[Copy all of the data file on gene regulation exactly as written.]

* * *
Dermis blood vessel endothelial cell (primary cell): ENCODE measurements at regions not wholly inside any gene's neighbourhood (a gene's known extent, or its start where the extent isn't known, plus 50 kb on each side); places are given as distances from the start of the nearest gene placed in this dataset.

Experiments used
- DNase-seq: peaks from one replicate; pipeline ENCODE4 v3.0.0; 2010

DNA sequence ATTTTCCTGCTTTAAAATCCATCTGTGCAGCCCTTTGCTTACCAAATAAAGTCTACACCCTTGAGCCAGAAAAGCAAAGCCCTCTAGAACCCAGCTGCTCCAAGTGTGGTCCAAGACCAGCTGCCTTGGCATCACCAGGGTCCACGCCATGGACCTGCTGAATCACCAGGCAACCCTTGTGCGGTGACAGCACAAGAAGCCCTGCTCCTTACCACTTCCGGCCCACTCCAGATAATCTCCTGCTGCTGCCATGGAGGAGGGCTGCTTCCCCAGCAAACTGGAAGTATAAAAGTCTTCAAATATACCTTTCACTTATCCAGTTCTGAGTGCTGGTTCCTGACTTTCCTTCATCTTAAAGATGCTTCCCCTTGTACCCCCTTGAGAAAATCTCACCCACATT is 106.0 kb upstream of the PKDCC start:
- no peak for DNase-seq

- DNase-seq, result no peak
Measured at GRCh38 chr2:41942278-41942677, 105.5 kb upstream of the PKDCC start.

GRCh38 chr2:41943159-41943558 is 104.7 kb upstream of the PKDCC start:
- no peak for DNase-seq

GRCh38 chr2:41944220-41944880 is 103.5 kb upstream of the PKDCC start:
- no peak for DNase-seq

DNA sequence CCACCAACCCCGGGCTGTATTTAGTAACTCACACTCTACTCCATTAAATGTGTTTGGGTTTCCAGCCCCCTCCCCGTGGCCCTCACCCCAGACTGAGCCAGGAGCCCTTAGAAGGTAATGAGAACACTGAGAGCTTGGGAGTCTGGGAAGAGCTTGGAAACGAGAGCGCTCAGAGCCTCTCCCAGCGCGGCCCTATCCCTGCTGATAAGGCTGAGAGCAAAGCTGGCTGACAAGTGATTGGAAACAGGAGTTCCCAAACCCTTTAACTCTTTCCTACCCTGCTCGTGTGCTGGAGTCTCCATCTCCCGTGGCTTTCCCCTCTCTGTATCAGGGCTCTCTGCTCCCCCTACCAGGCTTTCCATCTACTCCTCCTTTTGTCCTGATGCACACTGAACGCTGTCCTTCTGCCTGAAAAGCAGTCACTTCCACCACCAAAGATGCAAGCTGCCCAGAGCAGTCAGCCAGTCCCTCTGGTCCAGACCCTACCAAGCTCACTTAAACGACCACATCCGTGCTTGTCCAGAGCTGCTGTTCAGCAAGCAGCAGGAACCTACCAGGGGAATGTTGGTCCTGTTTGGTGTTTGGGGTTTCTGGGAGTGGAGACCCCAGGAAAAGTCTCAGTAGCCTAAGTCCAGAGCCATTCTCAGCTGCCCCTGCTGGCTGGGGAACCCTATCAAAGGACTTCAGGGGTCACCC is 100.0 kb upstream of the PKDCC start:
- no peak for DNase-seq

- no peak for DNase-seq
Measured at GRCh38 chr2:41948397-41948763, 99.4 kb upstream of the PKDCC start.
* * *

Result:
Dermis blood vessel endothelial cell (primary cell): ENCODE measurements at regions not wholly inside any gene's neighbourhood (a gene's known extent, or its start where the extent isn't known, plus 50 kb on each side); places are given as distances from the start of the nearest gene placed in this dataset.

Experiments used
- DNase-seq: peaks from one replicate; pipeline ENCODE4 v3.0.0; 2010

DNA sequence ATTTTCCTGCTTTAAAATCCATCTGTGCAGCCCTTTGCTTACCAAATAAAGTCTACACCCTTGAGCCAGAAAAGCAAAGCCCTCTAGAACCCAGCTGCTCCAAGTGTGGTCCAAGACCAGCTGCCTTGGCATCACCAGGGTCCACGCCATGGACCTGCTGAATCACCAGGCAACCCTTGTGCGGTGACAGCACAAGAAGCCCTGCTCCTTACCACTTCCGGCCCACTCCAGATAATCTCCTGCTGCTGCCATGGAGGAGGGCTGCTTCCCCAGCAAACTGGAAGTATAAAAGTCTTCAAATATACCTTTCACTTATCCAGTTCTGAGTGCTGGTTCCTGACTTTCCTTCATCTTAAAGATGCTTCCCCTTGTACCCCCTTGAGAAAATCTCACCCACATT is 106.0 kb upstream of the PKDCC start:
- no peak for DNase-seq

- DNase-seq, result no peak
Measured at GRCh38 chr2:41942278-41942677, 105.5 kb upstream of the PKDCC start.

GRCh38 chr2:41943159-41943558 is 104.7 kb upstream of the PKDCC start:
- no peak for DNase-seq

GRCh38 chr2:41944220-41944880 is 103.5 kb upstream of the PKDCC start:
- no peak for DNase-seq

DNA sequence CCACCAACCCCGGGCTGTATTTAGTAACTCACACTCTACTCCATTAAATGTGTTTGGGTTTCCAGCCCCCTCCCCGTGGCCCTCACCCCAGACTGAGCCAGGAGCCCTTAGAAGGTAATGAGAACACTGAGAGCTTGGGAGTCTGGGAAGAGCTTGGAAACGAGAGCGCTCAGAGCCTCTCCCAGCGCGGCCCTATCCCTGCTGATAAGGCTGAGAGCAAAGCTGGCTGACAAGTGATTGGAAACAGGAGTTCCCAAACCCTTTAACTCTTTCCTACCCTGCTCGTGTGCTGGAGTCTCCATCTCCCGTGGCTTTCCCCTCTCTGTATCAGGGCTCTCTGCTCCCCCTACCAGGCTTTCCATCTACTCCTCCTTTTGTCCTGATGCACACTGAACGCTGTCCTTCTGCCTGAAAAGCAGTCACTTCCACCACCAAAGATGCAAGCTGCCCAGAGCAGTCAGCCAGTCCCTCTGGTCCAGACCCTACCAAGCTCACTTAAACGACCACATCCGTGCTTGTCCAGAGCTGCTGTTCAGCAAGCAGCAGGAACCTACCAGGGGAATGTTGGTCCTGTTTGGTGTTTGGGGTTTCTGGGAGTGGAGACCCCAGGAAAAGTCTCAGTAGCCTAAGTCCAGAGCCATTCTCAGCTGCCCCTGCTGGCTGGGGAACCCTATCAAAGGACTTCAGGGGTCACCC is 100.0 kb upstream of the PKDCC start:
- no peak for DNase-seq

- no peak for DNase-seq
Measured at GRCh38 chr2:41948397-41948763, 99.4 kb upstream of the PKDCC start.